17.  In February 2016, the Holy Father speaking to thousands at St Peter’s Square in the Vatican, asked politicians around the world to make a courageous and exemplary gesture during this Holy Year of Mercy.  He said: “A spreading opposition to the death penalty, even as an instrument of legitimate social defence, has developed in public opinion, and this is a sign of hope. In fact, modern societies have the ability to effectively control crime without definitively taking away a criminal’s chance to redeem himself. The issue lies in the context of a perspective on a criminal justice system that is ever more conformed to the dignity of man and God’s design for man and for society. And also a criminal justice system that is open to the hope of reintegration in society.  The commandment “thou shall not kill” has absolute value and pertains to the innocent as well as the guilty. The Extraordinary Jubilee of Mercy is a propitious occasion to promote in the world a growing maturity for ways to respect life and the dignity of each person. Because even a criminal has the inviolable right to life, a gift of God.  I appeal to the consciences of those who govern to reach an international consensus to abolish the death penalty.”[14]

18.  In his video message to participants at the 6th World Congress Against the Death Penalty in Oslo, Norway, 21-23 June, 2016, Pope Francis said that capital punishment “contradicts God’s plan for individuals and society, and his merciful justice.” He called for a world ‘free of the death penalty’. Indeed, he said, “nowadays the death penalty is unacceptable, however grave the crime of the convicted person. It is an offence to the inviolability of life and to the dignity of the human person…it is not consonant with any purpose of punishment. It does not render justice to victims, but instead fosters vengeance.”[15]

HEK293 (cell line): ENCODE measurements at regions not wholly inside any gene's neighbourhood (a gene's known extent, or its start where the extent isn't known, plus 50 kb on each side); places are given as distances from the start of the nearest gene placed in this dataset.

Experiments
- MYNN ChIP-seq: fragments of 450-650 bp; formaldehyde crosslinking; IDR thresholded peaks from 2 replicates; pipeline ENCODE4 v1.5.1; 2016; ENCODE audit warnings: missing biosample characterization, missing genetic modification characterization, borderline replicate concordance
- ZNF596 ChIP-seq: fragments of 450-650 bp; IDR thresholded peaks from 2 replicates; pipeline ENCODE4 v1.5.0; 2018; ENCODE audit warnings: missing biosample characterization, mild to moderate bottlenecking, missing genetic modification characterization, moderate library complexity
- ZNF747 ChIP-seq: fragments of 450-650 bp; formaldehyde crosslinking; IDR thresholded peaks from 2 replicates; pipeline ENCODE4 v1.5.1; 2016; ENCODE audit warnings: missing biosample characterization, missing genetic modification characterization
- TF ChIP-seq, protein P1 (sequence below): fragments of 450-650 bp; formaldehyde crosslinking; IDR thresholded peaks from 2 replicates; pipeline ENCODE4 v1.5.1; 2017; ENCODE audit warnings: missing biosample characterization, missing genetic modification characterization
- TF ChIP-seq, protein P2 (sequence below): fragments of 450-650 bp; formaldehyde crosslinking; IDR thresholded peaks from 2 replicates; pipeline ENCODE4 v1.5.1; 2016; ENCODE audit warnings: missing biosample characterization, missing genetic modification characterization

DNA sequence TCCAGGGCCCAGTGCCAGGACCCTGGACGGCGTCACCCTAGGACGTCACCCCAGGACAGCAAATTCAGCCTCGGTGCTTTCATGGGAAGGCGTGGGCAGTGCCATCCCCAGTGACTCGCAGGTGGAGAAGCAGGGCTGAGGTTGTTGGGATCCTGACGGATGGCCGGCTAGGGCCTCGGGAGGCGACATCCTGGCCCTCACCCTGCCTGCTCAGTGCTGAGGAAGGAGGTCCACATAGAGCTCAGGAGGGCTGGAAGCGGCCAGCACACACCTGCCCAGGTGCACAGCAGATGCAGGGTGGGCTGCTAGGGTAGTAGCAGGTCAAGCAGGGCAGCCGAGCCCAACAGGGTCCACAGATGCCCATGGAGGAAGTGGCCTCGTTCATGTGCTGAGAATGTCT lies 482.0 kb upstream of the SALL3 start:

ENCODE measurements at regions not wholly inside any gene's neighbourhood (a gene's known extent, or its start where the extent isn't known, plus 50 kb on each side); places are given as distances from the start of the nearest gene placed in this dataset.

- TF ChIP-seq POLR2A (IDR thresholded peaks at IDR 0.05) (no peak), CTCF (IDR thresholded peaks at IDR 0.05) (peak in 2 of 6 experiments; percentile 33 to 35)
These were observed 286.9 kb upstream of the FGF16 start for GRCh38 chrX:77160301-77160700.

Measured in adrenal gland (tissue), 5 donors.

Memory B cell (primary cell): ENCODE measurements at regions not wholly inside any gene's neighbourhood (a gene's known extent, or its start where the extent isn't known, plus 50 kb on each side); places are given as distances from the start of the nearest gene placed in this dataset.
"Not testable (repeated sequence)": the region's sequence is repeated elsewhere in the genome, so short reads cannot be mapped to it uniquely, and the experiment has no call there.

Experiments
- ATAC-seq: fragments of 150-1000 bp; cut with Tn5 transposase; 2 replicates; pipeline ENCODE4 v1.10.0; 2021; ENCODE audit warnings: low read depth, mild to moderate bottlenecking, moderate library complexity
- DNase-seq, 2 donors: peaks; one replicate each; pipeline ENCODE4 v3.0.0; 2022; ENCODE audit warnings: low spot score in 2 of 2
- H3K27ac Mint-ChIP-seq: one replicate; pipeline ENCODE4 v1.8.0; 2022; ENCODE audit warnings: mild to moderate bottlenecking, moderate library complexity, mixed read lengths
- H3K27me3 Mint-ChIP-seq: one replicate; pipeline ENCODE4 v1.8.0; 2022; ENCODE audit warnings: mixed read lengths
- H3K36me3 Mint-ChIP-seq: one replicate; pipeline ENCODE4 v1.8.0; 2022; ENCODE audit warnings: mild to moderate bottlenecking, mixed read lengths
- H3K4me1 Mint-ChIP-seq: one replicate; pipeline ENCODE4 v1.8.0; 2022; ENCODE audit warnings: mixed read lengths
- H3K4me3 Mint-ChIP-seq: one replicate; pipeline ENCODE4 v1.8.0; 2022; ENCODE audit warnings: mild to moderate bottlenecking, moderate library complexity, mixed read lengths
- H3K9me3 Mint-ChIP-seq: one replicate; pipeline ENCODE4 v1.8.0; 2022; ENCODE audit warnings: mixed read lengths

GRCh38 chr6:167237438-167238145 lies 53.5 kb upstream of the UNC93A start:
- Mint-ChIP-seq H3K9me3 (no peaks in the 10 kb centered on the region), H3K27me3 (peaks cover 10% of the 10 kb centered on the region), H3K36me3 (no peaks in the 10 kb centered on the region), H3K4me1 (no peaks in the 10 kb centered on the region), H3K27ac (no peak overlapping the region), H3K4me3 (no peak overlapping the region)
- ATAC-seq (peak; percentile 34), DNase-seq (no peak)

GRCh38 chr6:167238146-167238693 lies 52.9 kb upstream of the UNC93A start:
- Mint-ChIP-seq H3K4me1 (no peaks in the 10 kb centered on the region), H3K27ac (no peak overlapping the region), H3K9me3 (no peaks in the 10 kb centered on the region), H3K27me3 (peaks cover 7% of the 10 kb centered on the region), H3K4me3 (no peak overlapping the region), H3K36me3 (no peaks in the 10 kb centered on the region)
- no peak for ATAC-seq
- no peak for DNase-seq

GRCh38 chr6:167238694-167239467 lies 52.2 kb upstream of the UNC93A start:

19.  We are aware that the latest execution that took place in our region was in 2008 (Charles Elroy Laplace, St Kitts & Nevis)[16], and that the rulings in a number of judgments by the Judicial Committee of the Privy Council since the judgment handed down in the case of Pratt and Morgan v The Attorney-General of Jamaica (1993)[17] have made it almost impossible for the death penalty to be carried out. We are also aware that even though the Caribbean States that have not abolished the death penalty have not carried out any execution for the last ten years, some have sentenced persons to death during this decade.


20.  We stand with Archbishop Patrick Pinder, President of the Antilles Episcopal Conference, in his expression of solidarity with the victims of crime. Delivering the homily at the Red Mass in Nassau in 2009, he said:“It is important to note that while we oppose the death penalty, we embrace the victims of violent crimes; those who are hurting and grieving for their loved ones who have been killed, at times in the most heinous ways. We urge each parish to establish victim support groups and seek to meet their physical, mental, spiritual, financial and other needs.”[18]

21.  “Faithful to the mission of Jesus Christ who came ‘that they may have life and have it abundantly’ (John 10:10), we…once again wish to proclaim, celebrate and serve the gift of life. We wish to affirm the Church’s teaching in regard to the inherent dignity of every human being. As such, every effort must be made to protect and preserve the sanctity of life…”[19]  As Christians we are to be ‘people of and for life’, we are to be genuinely pro-life, with a proper understanding of what this means: ‘To be actively pro-life is to contribute to the renewal of society through the promotion of the common good. (However) it is impossible to further the common good without acknowledging and defending the right to life.”[20]